What is nerve pain?
Nerve pain or neuropathic pain is caused by a condition affecting the nerves that carry sensation to the brain. This a particular type of pain that feels different to other types of pain.
It often feels like shooting, stabbing or burning pain. Sometimes it can be as sharp and sudden as an electric shock. People with neuropathic pain are often very sensitive to touch or cold and can experience pain to stimuli that would not normally be painful, such as brushing the skin.
It’s often worse at night. It might be mild or it might be severe.
Nerve pain can be caused by damage to the nerves through disease or injury, causing them to misfire and send pain signals to the brain. This usually happens due to disease (such as diabetes or vitamin B12 deficiency) or an injury to the brain, spinal cords or a nerve.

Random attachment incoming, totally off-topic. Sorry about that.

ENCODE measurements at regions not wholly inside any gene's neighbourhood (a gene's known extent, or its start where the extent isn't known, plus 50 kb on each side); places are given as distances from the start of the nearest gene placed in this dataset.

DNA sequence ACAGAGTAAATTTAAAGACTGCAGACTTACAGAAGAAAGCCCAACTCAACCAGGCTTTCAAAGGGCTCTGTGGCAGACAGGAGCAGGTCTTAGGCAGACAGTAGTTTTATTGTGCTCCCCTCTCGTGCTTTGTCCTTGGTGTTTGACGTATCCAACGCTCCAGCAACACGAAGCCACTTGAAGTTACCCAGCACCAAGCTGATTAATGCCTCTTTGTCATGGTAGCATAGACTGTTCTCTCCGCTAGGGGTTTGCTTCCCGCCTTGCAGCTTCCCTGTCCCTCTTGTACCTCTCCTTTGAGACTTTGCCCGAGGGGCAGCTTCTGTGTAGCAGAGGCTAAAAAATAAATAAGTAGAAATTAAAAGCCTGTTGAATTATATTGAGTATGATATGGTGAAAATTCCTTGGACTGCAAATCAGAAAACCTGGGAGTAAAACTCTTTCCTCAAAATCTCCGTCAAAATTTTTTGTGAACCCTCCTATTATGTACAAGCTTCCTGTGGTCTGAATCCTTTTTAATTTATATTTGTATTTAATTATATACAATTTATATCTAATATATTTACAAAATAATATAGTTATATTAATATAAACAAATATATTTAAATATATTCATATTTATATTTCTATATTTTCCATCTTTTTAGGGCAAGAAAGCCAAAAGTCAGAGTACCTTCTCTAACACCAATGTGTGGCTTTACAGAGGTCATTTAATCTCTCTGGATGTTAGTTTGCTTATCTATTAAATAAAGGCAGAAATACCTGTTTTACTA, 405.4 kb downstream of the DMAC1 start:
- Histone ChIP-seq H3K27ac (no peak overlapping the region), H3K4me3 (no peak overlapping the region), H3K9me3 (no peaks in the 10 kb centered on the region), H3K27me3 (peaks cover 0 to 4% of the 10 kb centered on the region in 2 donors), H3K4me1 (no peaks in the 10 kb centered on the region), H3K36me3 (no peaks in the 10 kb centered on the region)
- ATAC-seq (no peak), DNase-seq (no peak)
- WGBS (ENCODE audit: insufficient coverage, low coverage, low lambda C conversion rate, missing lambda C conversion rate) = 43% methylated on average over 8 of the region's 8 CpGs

Your doctor will diagnose it by listening to you and examining you, and perhaps doing some tests.
There are many ways to treat nerve pain. Treating the underlying cause, if there is one, is the first step. Painkillers and a range of different medicines can help. So can non-drug treatments like exercise, acupuncture and relaxation techniques.
Last reviewed: November 2016